It's the best-known road in Northern Ireland and it frequently features in lists of the world's top 10 scenic drives. But the spectacular Antrim Coast Road is still something of a mystery to the thousands of motorists and tourists who use it every day without a second thought about how it got there.
But now the long and winding road from Larne to Cushendall is featured in a new three-part documentary series on BBC Northern Ireland which tells the remarkable story of how that magnificent part of the A2 was built and how it put an entire community in the Glens of Antrim on the road to a brand new life.
And for New Zealander Andrea Bald the journey along the coast really was a momentous and breathtaking one as for the first time she got to see the road that her great-great-great grandfather had pioneered a century-and-a-half earlier.
William Bald, a resourceful and far-sighted Scot, was the civil engineer who designed and oversaw the construction of the road, but who has been largely forgotten in his adopted homeland.
So much so that no portraits or statues of the unsung hero have ever been found - scant reward for an innovator whose project literally was a ground-breaker as he blasted away towering limestone cliffs to use the fallen debris as the bedrock of his new coast-hugging road.
The only tribute is a small and easy-to-miss plaque, which was unveiled at the side of the road in the Seventies, recognising the "blood, sweat and tears" which had been shed by Bald and "the men of the Glynnes" for the convenience of successive generations of local people and visitors.
The TV series called Shaping the Coast tells how Bald drove forward with one of the biggest civil engineering projects ever carried out in Ireland after his plans were initially dismissed as hair-brained.
Rival designers had favoured the construction of a complicated series of inland roads and bridges to bring the people of the Glens in from the Ulster cold after decades when it had been easier for them to sail across the North Channel to the home of their forefathers in Scotland to conduct their trade rather than attempt to do business in Belfast or Ballymena.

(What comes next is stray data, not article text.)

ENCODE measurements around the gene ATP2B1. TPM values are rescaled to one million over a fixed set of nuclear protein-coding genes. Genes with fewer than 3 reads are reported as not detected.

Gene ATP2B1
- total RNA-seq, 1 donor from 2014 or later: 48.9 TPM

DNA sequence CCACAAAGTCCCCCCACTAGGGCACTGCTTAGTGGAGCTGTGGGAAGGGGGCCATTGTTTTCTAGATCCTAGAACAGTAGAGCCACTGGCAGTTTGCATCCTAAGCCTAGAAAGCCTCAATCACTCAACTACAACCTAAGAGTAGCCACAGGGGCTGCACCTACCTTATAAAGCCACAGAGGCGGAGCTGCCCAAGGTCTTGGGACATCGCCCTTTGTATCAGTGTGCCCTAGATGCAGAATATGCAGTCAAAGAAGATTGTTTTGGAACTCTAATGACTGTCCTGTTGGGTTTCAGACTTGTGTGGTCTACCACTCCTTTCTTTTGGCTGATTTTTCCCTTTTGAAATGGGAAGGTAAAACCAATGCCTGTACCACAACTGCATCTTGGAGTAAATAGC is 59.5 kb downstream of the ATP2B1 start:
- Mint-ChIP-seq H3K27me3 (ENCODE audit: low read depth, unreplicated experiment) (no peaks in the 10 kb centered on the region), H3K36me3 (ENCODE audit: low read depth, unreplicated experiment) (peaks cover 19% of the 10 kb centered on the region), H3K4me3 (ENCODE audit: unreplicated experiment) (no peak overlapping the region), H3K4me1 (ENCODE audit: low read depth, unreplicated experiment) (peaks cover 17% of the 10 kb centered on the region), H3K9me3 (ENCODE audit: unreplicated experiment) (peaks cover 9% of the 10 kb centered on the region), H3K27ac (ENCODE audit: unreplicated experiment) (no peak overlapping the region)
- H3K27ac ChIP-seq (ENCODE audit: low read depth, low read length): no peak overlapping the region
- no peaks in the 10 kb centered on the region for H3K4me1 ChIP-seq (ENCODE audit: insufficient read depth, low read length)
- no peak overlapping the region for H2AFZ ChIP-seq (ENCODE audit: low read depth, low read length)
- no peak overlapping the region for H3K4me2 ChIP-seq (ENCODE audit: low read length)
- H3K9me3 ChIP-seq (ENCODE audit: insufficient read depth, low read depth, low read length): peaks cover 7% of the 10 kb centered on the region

The people of the ancient kingdom of Dalriada in east Antrim and the west of Scotland were, and still are, inextricably linked by their birthrights, but in the 1800s they were a people apart and the Glens were a place apart as the paths over the area's mountains leading to and from them were dangerous at the best of times and impassable at the worst.
To make the Glens more accessible to their fellow Ulster folk, the Commissioners of Pub
Works in Ireland came up with a grandiose notion to construct a new route in and out of the remote area, which it had been acknowledged were cut off "from any reasonable communication by the badness of the roads over mountains and steep slopes".
The idea was one thing, but making it a reality was quite another. The challenging geography of the Antrim coast, with its dramatic cliffs, its hills and expansive valleys, didn't exactly lend itself to road-building, which was never easy in the 19th century - even in the more welcoming terrain of other parts of Ireland.
But Bald was undaunted. He'd been working in Ireland since 1809, when he came to Co Mayo to conduct an ordnance survey before becoming an engineer and designing parts of Drogheda harbour and a suspension bridge over Kenmare Sound in Co Kerry.
He confidently told the Commissioners that he would overcome the obstacles presented by Antrim's coastal headlands jutting out into the Irish Sea by blowing them away with explosives and using the fallen limestone as the foundations for his ambitious new road.
The Commissioners gave him a budget of £25,000 for the coast road in 1832 and weren't best pleased when he ran £12,000 over budget, but he completed the massive task in 10 years.
Even modern-day engineers reflect on Bald's achievements with awe.
David Orr, who was a maintenance engineer for east Antrim for many years, told the programme-makers from Paper Owl Films that he had a deep admiration for Bald, who was born in Burntisland in Fife and was apprenticed as a cartographer.
David said that, in 2016, it would take millions of pounds to build a similar road to Bald's bold construction. But David didn't believe a project like it would even be an environmental runner in an area of outstanding beauty like the Antrim coast, where nature-lovers would also be expected to oppose such a road, because of the impact it would have on the cycle of wildlife.
Another expert contributor to Shaping the Coast, Clive Robinson, is currently employed on the upkeep of the road to protect it from everything that nature can throw at it - particularly from the pounding of unrelentingly powerful waves.
He says: "We are custodians of the coast road and we are trying to keep it safe, reliable and enjoyable for everybody who comes from far and near to use it."
He adds that the road and its sturdy defences - called "revetments" - had saved the coastline from the sea. "Can you imagine if this road hadn't been built here, how many acres of land we'd have lost to coastal erosion?"
He adds that the longevity of the 170-year-old road was way beyond the 100-year design life of any structures which would be built nowadays.